Why The 9-to-5 Workday Isn't Going Away, Despite Predictions Of Its Decline



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Flexibility is the buzzword of the 2022 workplace. Flexibility when it comes to where someone’s working. Flexibility when it comes to when they’re online and responding to emails. But then “when” of flexibility still looms around a 9-to-5 standard — a standard that unfortunately doesn’t seem to be going away anytime soon.

In her New York Times opinion essay, “The 9-to-5 Schedule Should Be the Next Pillar of Work to Fall,” Emily Laber-Warren argues that it’s time for the modern workforce to rid of the traditional 9-to-5. “If more employers truly embraced flexible schedules and allowed employees to work at the times that are best for them,” she says, “the benefits would be a healthier and more productive, creative and loyal work force.”

The research shows she’s right: when employees are given the freedom to choose their own hours, on their own schedule, they not only tend to be happier and more engaged — but also more productive, too. And that productivity holds even if they’re working fewer hours.

The best example of this is the four-day workweek. Workers in Iceland and New Zealand who switched to a four-day, 32-hour workweek were more productive and reported better well-being than when they worked the traditional five-day, eight-hour workday.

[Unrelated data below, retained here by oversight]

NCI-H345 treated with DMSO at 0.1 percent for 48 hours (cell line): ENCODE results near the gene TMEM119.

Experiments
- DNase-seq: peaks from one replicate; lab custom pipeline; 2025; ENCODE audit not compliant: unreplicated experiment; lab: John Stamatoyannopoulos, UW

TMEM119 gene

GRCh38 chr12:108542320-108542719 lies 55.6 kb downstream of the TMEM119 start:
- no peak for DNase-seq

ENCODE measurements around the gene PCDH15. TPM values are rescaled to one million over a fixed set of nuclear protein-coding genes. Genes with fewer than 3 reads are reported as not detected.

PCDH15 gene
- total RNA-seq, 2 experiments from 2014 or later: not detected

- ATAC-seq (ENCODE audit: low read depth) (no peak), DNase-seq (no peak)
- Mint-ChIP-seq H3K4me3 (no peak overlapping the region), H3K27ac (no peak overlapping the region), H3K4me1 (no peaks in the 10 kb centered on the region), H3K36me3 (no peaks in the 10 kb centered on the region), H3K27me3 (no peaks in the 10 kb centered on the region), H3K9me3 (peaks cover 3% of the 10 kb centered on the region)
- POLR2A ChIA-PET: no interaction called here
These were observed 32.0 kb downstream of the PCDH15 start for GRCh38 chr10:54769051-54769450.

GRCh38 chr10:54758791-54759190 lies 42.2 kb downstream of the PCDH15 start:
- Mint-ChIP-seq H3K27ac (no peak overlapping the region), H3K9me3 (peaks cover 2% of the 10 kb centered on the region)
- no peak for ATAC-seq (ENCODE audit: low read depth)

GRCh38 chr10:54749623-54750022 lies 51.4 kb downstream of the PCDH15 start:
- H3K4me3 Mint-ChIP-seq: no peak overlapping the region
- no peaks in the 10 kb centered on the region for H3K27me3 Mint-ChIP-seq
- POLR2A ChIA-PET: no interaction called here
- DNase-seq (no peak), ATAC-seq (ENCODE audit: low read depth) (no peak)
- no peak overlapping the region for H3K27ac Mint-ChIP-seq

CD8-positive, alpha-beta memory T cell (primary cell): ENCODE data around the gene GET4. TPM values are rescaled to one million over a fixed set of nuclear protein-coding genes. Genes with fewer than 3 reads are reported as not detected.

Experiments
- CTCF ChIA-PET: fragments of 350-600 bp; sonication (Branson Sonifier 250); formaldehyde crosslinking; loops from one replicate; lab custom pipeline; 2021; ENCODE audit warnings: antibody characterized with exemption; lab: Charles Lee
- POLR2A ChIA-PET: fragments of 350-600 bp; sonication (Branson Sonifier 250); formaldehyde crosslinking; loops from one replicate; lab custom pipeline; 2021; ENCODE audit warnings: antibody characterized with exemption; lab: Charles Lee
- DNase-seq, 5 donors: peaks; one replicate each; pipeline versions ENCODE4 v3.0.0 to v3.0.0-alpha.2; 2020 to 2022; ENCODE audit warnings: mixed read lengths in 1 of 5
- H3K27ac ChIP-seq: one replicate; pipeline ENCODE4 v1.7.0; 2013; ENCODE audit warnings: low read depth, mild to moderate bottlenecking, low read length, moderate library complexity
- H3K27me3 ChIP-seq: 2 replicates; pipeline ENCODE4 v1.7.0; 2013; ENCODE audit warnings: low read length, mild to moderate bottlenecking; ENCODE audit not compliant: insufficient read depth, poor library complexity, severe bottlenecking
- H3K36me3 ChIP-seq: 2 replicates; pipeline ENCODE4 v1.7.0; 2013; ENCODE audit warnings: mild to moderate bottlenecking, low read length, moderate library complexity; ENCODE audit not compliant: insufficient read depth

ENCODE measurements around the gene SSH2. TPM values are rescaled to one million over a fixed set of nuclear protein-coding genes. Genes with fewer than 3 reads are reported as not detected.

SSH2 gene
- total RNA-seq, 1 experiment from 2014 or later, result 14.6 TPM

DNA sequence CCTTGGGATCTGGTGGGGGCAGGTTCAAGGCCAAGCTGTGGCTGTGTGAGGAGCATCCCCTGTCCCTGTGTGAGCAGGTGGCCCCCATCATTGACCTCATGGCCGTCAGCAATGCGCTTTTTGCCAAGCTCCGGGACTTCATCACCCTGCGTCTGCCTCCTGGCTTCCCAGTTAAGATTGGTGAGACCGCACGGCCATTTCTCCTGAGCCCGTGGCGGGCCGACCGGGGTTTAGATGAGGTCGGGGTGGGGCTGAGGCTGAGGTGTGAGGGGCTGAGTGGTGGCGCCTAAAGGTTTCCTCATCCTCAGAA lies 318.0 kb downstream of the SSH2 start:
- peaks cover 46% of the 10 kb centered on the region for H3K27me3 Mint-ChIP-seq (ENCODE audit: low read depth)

Yet the four-day workweek has yet to truly take off in the U.S., despite evidence that it could help both employers and employees. That’s because implementing it doesn’t just mean changing employee hours; it requires a complete overhaul of workload, workflow and team dynamics

This is why the decline of the 9-to-5 is a ways away. The argument shouldn’t be whether we should or shouldn’t move away from the 9-to-5; it’s how we should work to move away from that standard.

We get glimpses of what a non-9-to-5 workday could look like when people truly embrace flexible work and flex hours. We know what’s possible when people are free to work whenever they want, to catch up and communicate on their own time. 

But for many employees and employers, this reality comes with its own set of challenges. What happens when people need to collaborate and they work completely different hours? Will flexible hours make people feel like they’re always required to be online, even when they’re not working? Should there be any standard common hours — and who decides those, and when are they? What happens to company culture when people are working at different hours? 

It’s not these challenges aren’t worthwhile to consider, or that we shouldn’t brainstorm and implement solutions. In fact, it’s what we should be doing if we truly want to embrace flexible work. 

The decline of the 9-to-5 is a bit too early to call. Yet if we focus on making flexibility work now, we can pave the way for a future without the 9-to-5 standard. 


This article reflects the views of the author and not necessarily those of Fairygodboss.

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